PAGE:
"You ought to consider that in future the marks of rewards [(indicia premiorum)] will reflect [(resultabunt, will reverberate, give off an echo)] in the bodies of the saints [cf. 1 Tm 4.8c] in accordance with the merits of the graces [(secundum merita gratiarum)]. Also, in our days the marks of the affections [(indicia affectus)] show [(demonstrant, are a sign of [this], evident)], as we see clearly in St. Francis: the marks of Christ's Passion [(indicia passionis Christi)] were in [his body], because he was intensely affected by the Passion of Christ. Likewise, the marks of mercy [(indicia misericordie)] reflect [(resultant, reverberate, give off an echo)] in St. Nicholas, for 'oil dripped from his tomb' as a sign that he was a man of great mercy. Dt 32.13: 'So that he may cause honey to flow from the rock, and oil from the hardest stone.' That belongs to a king."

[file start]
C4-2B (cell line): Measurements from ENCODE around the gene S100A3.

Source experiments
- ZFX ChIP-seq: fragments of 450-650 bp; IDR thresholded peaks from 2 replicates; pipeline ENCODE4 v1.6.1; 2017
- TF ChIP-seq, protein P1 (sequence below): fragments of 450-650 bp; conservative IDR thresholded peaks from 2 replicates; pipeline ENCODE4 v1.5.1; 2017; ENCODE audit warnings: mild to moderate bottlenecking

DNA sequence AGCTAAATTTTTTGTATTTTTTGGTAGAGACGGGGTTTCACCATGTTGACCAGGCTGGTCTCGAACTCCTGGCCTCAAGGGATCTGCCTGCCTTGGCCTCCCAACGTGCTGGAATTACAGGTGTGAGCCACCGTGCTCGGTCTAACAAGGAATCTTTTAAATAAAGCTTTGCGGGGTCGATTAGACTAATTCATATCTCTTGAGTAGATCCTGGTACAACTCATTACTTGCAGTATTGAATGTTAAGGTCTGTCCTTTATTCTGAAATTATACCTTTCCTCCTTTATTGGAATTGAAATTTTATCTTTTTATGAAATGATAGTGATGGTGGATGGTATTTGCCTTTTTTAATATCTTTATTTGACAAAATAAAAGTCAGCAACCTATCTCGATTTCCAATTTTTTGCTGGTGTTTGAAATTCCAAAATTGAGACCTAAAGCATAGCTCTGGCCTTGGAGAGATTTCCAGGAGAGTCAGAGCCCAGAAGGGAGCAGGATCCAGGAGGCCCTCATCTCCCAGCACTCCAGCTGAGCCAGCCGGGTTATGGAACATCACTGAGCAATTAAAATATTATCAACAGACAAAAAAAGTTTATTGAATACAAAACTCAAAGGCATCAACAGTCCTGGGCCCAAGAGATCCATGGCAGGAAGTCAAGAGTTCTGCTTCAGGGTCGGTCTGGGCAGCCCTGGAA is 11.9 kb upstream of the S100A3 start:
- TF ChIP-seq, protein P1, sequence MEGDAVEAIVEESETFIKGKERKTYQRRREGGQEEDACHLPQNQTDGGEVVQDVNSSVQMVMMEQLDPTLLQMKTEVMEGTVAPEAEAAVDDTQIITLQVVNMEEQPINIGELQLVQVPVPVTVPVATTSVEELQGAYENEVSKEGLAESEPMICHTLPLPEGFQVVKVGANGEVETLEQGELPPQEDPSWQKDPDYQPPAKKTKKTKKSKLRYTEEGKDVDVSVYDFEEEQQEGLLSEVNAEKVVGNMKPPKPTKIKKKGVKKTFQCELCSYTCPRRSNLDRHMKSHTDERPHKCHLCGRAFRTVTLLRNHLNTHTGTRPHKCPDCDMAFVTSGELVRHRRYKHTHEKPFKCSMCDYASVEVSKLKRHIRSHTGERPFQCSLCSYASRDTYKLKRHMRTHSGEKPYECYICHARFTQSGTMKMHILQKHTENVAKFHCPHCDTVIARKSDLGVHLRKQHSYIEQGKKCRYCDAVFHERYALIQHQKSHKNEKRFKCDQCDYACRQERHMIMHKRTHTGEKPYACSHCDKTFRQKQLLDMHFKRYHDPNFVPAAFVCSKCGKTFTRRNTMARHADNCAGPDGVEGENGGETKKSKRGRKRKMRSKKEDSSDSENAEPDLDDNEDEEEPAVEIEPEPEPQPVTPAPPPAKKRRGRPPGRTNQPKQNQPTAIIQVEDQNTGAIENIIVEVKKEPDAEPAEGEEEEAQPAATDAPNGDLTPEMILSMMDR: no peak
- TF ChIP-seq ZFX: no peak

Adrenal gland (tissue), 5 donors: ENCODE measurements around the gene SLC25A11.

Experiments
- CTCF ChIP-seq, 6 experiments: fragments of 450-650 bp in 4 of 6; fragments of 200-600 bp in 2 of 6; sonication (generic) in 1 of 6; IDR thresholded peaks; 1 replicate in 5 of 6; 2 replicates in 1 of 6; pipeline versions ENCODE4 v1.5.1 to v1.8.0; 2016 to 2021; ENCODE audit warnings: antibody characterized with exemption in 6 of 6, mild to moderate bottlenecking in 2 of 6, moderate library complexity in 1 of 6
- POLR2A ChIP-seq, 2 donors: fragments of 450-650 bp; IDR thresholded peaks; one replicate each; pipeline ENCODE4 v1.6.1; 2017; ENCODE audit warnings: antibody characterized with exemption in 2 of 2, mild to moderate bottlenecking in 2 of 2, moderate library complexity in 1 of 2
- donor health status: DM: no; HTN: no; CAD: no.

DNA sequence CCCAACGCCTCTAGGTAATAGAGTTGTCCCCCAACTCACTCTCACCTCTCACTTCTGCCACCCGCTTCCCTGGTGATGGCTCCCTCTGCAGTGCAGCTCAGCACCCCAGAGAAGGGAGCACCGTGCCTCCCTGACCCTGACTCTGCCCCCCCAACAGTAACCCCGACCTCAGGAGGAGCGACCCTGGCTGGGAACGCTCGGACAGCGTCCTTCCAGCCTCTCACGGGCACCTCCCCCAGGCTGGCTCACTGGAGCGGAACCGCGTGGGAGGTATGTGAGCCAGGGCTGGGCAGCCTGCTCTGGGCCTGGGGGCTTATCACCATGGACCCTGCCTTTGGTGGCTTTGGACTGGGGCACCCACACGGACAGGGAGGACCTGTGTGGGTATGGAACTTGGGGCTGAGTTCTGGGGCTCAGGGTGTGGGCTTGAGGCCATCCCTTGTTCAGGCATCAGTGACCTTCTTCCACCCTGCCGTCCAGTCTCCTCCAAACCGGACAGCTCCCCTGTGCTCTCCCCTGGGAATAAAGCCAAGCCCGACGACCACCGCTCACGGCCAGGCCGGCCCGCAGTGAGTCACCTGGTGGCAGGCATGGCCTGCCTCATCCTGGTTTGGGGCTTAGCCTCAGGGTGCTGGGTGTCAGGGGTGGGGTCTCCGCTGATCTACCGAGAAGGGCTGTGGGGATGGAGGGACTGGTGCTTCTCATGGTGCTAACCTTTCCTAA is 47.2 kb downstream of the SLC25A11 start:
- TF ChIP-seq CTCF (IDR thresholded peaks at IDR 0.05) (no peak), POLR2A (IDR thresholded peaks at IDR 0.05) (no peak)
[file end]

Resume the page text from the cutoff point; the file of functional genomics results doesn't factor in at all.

Thomas Aquinas, Academic sermon 16 (Inveni David; sermon on the Feast of St. Nicholas, the sixth of December), 2.4 (The academic sermons, Fathers of the church, Medieval continuation 11, trans. Mark-Robin Hoogland, C.P. (Washington, DC: The Catholic University of America Press, 2010), 240). I was put onto this by Louis-Jacques Bataillon, O.P., "Les stigmates de saint François vus par Thomas d'Aquin et quelques autres prédicateurs dominicains," Archivum franciscanum historicum 90 (1997): 342-343 (341-347).
Hoogland, following Bataillon, traces the phrase "'oil dropped from his tomb'" to the ninth "responsory from the [Dominican] night office [i.e. Matins] of the Feast of St. Nicholas. This legendary oil is called the 'manna of St. Nicholas'" (240n32).
1 Tim 4:8: "nam corporalis exercitatio ad modicum utilis est pietas autem ad omnia utilis est promissionem habens vitae quae nunc est et futurae" (RSV: "for while bodily training is of some value, godliness is of value in every way, as it hold promise for the present life and also for the life to come").